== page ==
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Louisiana marshes bury carbon in the muck. Could they help fight climate change?

Scientists with the Water Institute of the Gulf, a Baton Rouge-based research not-for-profit, release liquid nitrogen into the ground in a salt marsh near Port Fourchon to study the marsh's ability to store carbon.
Water Institute of the Gulf
Scientists with the Water Institute of the Gulf, a Baton Rouge-based research not-for-profit, release liquid nitrogen into the ground in a salt marsh near Port Fourchon to study the marsh's ability to store carbon.

Gathered on a strip of salt marsh bordering the Gulf of Mexico, Tim Carruthers and his team of scientists huddle around a patch of soil marked by protruding PVC pipes.

Pelicans soar overhead and massive ocean-going ships cruise by, heading toward the neighboring oil and gas seaport of Port Fourchon. But Carruthers’ team has their eyes fixed on the ground.

The group works a thick pipe into the soft dirt and releases liquid nitrogen, letting it flow into the ground with a loud hiss. The process results in a long tube of frozen mud — a sample they can take back to the lab.

“What we like to call a sediment popsicle,” said Carruthers, director of coastal ecology at the Water Institute of the Gulf.

The sediment popsicle is at the center of his research into something hard to see — carbon dioxide.

A Water Institute of the Gulf scientists holds up a so-called "sediment popsicle" — a sample of marsh sediment frozen using liquid nitrogen. The mud layered on top of the white line helps the scientists measure how quickly the marsh accumulates carbon.
Water Institute of the Gulf
A Water Institute of the Gulf scientists holds up a so-called "sediment popsicle" — a sample of marsh sediment frozen using liquid nitrogen. The mud layered on top of the white line helps the scientists measure how quickly the marsh accumulates carbon.

Carruthers’ research is part of an effort to understand how big a role Louisiana marshes can play in the fight against climate change. The larger the role, the more money they could be worth.

Marshes can act as "carbon sinks," or natural spaces that absorb and store more carbon than they release. In fact, coastal wetlands are among the best habitats on Earth at sequestering carbon. Louisiana is rich in them.

The state holds almost two-thirds of all the carbon stored in coastal marshes along the Gulf Coast. The reason is twofold: Louisiana has far more wetlands than its Gulf neighbors and its soil accumulates carbon at a faster rate.

Louisiana marshes’ knack for capturing carbon could allow the state to eventually create a new market for carbon credits, where companies invest in the restoration of coastal ecosystems as a way to offset their greenhouse gas emissions.

Carruthers said the arrangement presents the chance for a “triple win:” reducing planet-warming emissions, enhancing knowledge of marshes and creating a new way to fund coastal restoration.

“All of these efforts are trying to see if we can get to a point that it's financially viable,” he said.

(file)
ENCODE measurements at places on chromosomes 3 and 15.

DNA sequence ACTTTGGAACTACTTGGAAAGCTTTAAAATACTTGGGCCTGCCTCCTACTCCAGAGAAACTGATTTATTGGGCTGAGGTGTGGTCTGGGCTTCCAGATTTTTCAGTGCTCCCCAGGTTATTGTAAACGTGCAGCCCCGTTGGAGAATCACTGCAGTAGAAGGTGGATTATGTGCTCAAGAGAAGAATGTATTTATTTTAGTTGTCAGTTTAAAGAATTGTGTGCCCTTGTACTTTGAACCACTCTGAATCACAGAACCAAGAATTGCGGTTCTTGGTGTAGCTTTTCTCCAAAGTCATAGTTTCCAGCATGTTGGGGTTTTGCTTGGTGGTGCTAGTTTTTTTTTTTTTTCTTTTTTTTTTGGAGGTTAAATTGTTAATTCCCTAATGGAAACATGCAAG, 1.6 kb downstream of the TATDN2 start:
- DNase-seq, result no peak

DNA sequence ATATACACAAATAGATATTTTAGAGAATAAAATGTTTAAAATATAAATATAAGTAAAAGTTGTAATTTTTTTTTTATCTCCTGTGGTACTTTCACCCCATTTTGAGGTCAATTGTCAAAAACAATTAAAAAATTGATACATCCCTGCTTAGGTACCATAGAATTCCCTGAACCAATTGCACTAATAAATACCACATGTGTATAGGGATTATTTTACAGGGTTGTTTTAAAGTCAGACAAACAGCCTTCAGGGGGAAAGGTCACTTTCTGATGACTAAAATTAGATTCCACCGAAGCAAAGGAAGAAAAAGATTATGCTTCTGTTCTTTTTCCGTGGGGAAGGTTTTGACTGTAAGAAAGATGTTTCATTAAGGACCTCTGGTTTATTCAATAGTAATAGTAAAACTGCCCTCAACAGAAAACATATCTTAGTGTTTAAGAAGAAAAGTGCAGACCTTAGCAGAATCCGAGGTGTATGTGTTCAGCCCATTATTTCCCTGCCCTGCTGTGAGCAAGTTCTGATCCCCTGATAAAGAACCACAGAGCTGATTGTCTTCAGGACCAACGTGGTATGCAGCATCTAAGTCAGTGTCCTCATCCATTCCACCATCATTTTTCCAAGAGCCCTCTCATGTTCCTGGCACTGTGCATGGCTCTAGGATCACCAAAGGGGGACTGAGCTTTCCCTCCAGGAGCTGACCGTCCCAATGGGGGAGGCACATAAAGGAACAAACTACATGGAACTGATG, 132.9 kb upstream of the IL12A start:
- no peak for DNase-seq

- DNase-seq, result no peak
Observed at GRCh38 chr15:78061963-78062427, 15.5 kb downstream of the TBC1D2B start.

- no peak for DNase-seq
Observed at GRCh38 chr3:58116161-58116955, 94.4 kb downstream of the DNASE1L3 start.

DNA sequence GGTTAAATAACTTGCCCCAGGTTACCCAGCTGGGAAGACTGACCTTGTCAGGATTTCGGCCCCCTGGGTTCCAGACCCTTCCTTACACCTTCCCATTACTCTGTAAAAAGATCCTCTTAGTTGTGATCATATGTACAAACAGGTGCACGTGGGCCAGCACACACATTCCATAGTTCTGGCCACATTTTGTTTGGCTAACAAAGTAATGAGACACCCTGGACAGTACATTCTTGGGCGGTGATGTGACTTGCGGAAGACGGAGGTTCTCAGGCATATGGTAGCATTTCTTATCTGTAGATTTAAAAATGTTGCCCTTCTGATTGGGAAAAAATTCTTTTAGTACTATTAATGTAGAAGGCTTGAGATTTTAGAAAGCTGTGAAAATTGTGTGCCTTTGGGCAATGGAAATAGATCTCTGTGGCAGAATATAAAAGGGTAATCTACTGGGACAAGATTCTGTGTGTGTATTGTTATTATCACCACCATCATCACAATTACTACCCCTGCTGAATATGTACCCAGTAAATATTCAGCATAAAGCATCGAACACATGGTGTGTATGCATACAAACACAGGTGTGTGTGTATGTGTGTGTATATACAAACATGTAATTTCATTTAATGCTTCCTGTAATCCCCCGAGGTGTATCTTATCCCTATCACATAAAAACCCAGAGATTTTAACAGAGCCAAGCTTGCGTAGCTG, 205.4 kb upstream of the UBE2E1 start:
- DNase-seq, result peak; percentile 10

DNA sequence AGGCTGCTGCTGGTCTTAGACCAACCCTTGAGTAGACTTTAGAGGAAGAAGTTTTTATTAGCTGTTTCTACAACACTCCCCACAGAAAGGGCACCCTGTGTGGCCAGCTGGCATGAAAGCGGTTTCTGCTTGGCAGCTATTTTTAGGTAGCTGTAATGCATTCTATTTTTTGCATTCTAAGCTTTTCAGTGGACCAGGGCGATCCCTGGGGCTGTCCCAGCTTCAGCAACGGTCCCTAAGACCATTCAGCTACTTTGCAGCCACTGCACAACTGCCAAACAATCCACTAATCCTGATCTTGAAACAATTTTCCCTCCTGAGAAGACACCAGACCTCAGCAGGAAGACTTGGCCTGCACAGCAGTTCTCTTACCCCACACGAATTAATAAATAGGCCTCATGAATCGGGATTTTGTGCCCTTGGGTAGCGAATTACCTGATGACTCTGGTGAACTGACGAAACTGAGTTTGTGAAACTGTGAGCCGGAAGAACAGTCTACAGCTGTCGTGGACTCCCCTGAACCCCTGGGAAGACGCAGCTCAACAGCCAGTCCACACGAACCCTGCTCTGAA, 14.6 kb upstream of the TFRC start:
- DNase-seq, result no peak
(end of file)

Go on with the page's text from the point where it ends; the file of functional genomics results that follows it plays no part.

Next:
But the carbon equation for this dynamic habitat is complicated.

Depending on how salty the marsh is, methane-burping bacteria in the soil can thrive, negating some of the carbon stored by marsh grasses and mangroves. The bacteria is less tolerant to salty water, but Carruthers said the salinity of Louisiana marshes can vary widely.

“There are just some uncertainties,” he said. “So we have to make very conservative assumptions.”

The constant flux makes it hard to estimate a marsh’s capacity to store carbon. So far, Carruthers said that’s made selling carbon credits for marshes financially inviable.

Based on current models, Carruthers said a marsh-building project covering almost 3,500 acres would only offer up to $1 million in return over 30 years. To put that into perspective, the state’s largest marsh restoration project — the Upper Barataria Marsh Creation project — was a third of that size and cost $181 million to build.

Even still, the state and companies continue to be enthusiastic about the market’s potential.

Carruthers’ research is in partnership with Chevron, which owns the strip of land outside of Port Fourchon that hosts his study site.

Chevron environmental geoscientist Cas Bridge said the research presents an exciting opportunity to look into nature-based climate solutions.

“I think there's this acknowledgment that there's going to be this sort of an amount of emissions that are hard or impossible to abate, and so that's where offsets come in,” she said.

A bird's eye view of Port Fourchon, Louisiana's southernmost port situated on the Gulf of Mexico.
PETER_D_JANSEN
/
Greater Lafourche Port Commission
A bird's eye view of Port Fourchon, Louisiana's southernmost port situated on the Gulf of Mexico.

Even if carbon credits aren’t in the cards, Bridges said the study is also a way to look at the potential for habitat restoration to increase Port Fourchon’s resiliency against rising sea levels and storms that have grown stronger due to climate change. In a way, a carbon market would be a bonus.

“There is an element of playing the long game,” she said. “And nothing in the research so far indicates that we should stop.”

Isabel Englehart, a policy advisor for the Governor’s Office of Coastal Activities, said there has always been uncertainty around how large of a role marshes can play.

She said Carruthers’ research sheds light on one of the state’s most valuable resources. But the extent to which marshes may play a role in the state’s plan to reach carbon neutrality by 2050 is still a question mark.

“Natural sequestration is not going to be the silver bullet for reducing our statewide emissions,” Englehart said. “But it could be a big part of it.”

Halle Parker reports on the environment for WWNO's Coastal Desk. You can reach her at hparker@wwno.org.